WASHINGTON – Planned troop cuts on the African continent will have no impact on counterterror operations in Libya and Somalia, where American airstrikes target insurgents, the top U.S. commander for Africa told Congress Thursday.
General Thomas D. Waldhauser, head of U.S. Africa Command, said about 300 troops will be cut by June 2020, in phase one of a 10 percent reduction. But he said he’s not sure if the second phase of the reduction will be ordered.
The Pentagon called for the reduction in U.S. troops in Africa as part of plans to refocus attention on great power competition from Russia and China. But the cutbacks have triggered concerns from Congress members who questioned if they would increase terrorism threats on the continent. Waldhauser told lawmakers that officials will watch for any possible impact of the changes, and he will push back on future cuts if they become a problem.
At any given time there are roughly 6,000 U.S. troops in Africa, with the bulk of them — more than 4,000 — at the U.S. base in Djibouti. There are about 500 U.S. troops in Somalia, where the U.S. has escalated airstrikes against al-Shabab, which is linked to al-Qaida and is the deadliest militant group in the region.
Already this year, the U.S. has conducted 24 strikes on al-Shabab — already more than half the total number of strikes done in all of last year. U.S. Africa Command said the strikes this year have killed about 236 militants. There were about 338 killed in 2018.
When considering the cutbacks, Waldhauser said the U.S. avoided scaling back at all in Somalia and Libya, where the counterterrorism fight has been very active.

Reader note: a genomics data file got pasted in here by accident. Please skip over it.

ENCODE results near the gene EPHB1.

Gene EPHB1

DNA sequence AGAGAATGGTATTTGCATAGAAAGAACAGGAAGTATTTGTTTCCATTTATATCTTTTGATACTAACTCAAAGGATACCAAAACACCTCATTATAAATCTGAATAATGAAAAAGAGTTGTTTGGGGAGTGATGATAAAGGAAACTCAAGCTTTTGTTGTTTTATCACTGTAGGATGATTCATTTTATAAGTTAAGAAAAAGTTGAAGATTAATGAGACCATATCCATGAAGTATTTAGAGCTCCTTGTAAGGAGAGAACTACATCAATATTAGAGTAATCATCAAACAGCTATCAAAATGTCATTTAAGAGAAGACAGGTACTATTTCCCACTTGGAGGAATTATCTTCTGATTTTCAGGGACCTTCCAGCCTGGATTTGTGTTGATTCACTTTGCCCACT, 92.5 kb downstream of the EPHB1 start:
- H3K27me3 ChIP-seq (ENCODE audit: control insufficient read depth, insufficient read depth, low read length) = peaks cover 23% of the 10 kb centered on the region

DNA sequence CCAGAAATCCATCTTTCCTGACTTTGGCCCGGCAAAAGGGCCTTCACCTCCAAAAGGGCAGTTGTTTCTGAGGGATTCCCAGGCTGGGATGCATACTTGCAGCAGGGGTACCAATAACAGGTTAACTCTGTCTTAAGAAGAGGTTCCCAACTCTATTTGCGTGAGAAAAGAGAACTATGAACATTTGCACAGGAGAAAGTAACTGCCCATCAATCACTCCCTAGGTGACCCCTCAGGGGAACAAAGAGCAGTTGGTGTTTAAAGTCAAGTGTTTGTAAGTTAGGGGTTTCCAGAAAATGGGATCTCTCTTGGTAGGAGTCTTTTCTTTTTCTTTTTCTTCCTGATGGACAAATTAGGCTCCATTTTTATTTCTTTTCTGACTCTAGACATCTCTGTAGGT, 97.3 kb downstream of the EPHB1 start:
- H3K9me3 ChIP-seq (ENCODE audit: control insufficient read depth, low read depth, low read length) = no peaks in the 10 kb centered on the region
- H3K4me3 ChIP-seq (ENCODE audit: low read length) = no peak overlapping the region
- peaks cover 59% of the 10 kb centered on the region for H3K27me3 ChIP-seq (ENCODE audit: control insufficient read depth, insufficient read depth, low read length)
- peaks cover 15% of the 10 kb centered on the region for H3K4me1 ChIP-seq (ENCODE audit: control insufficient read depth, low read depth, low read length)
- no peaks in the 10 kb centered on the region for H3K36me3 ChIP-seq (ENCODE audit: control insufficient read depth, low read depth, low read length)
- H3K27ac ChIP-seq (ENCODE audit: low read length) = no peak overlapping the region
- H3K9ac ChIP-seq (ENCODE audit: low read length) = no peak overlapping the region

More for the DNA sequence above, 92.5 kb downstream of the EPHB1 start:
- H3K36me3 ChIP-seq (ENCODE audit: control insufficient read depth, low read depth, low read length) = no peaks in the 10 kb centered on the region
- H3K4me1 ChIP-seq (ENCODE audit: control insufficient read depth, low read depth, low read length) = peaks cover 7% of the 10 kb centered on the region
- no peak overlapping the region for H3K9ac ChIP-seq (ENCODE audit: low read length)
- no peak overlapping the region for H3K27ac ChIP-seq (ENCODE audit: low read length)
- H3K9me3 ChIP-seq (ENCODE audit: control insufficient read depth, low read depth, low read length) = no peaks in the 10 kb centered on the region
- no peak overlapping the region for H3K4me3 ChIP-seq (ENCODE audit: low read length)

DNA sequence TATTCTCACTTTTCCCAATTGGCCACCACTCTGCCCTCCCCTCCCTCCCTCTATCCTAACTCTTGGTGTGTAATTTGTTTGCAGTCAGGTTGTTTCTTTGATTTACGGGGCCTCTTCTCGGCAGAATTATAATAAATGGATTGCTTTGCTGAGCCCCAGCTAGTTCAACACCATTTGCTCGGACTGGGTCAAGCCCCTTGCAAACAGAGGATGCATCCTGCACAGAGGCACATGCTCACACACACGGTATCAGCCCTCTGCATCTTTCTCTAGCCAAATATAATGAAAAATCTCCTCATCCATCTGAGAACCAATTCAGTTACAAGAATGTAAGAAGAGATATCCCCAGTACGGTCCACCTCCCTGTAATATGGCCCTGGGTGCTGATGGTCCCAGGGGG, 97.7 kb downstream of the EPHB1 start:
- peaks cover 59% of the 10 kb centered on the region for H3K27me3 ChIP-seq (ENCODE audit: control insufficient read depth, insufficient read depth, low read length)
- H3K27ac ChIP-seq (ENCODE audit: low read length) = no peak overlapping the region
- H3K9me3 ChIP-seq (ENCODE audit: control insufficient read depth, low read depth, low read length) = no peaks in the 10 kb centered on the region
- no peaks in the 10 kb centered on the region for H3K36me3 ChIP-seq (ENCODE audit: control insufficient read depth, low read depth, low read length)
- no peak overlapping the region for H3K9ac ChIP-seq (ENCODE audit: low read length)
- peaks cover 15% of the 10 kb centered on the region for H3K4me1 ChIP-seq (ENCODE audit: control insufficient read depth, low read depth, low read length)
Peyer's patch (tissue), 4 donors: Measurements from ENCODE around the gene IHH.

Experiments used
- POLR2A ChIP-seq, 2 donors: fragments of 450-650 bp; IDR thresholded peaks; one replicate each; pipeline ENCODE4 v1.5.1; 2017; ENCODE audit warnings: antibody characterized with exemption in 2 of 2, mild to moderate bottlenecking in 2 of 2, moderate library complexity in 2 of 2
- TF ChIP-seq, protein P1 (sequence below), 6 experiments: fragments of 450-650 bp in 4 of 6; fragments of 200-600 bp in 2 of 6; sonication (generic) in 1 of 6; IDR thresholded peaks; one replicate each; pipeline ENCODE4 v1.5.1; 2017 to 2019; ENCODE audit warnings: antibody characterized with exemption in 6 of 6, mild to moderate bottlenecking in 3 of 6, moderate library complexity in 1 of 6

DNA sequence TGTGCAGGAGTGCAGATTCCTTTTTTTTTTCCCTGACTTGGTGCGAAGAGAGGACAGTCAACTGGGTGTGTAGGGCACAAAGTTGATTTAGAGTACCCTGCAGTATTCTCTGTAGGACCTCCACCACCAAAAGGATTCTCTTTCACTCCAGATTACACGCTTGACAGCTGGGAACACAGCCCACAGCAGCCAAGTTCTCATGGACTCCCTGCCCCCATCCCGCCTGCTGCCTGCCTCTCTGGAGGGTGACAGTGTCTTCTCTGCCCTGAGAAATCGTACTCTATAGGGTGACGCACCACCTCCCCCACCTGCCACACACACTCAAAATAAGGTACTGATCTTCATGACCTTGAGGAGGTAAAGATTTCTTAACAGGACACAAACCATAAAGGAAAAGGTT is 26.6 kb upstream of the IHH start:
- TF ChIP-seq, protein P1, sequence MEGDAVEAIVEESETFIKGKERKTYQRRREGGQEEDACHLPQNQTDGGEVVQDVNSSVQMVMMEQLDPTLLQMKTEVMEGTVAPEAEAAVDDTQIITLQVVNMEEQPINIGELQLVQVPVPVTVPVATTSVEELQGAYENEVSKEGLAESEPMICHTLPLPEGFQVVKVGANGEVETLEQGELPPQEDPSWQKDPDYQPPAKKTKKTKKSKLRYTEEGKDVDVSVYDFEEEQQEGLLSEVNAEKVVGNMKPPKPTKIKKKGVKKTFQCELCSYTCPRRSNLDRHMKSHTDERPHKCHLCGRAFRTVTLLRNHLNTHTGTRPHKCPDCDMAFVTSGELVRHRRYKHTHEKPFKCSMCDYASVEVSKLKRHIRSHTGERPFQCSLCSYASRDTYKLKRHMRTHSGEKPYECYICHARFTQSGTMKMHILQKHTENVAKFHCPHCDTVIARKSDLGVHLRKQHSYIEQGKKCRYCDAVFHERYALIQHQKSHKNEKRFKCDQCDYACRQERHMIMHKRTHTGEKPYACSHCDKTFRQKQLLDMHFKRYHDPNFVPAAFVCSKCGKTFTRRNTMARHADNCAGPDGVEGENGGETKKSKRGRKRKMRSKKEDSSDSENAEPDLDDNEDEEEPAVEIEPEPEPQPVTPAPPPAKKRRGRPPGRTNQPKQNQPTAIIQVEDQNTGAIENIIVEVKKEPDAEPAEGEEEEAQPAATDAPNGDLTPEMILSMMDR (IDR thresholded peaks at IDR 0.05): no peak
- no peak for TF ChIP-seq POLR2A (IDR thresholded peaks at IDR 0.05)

“We’ve tried to take forces that have been involved in working with units that have been trained for quite some time and that their threat to the homeland is questionable at best,” said Waldhauser. Of the 300 cut, about 130 are special operations forces and the rest are conventional forces.
He would not detail what countries would be affected but said the cutbacks involved U.S. troops in countries where they have trained local forces for several years, and those indigenous troops can now operate on their own.
Waldhauser was also repeatedly pressed by committee members about the ongoing review of the deadly operation in Niger that led to the deaths of four U.S. soldiers in October 2017.
The Pentagon has so far failed to release details about any reprimands or punishments resulting from the mission, or any recommendations for valor awards. A full report has been expected for months, but officials said Thursday that Acting Defense Secretary Patrick Shanahan is reviewing the final report.
Waldhauser told lawmakers that a number of changes have been made to address shortfalls in military procedures, training and operations. He said more airborne surveillance is available and medical evacuation times have been reduced in case of emergencies. In addition, officials have changed procedures for missions and beefed up training.